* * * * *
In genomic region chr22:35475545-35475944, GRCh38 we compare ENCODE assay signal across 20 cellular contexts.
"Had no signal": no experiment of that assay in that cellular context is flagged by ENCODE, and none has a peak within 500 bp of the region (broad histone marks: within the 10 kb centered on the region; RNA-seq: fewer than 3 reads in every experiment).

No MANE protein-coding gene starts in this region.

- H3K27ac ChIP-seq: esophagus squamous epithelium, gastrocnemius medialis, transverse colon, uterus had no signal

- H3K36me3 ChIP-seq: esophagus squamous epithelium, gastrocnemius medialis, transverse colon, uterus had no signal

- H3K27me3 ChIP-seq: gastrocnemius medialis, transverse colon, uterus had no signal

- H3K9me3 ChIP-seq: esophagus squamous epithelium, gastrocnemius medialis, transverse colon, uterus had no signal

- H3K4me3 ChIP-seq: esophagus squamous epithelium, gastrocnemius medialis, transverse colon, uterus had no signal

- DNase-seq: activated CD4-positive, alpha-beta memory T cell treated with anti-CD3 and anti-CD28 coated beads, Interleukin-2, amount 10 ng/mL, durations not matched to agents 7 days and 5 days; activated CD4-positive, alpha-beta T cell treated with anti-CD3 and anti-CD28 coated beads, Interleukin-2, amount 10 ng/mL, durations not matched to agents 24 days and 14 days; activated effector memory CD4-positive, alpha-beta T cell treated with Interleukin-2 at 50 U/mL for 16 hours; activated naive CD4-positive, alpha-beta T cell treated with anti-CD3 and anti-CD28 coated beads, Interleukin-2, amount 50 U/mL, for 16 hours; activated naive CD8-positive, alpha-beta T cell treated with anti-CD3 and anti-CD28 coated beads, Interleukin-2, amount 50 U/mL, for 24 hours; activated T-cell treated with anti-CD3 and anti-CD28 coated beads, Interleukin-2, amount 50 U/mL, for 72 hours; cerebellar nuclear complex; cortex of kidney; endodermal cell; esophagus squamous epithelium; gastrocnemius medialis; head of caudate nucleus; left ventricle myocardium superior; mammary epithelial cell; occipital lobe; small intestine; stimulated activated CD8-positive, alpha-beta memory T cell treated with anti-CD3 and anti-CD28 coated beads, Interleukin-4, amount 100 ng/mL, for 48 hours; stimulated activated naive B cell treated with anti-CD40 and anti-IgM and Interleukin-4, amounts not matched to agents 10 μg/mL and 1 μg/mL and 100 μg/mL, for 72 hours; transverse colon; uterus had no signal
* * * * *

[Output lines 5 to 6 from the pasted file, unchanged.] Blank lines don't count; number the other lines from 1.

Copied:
- H3K36me3 ChIP-seq: esophagus squamous epithelium, gastrocnemius medialis, transverse colon, uterus had no signal

- H3K27me3 ChIP-seq: gastrocnemius medialis, transverse colon, uterus had no signal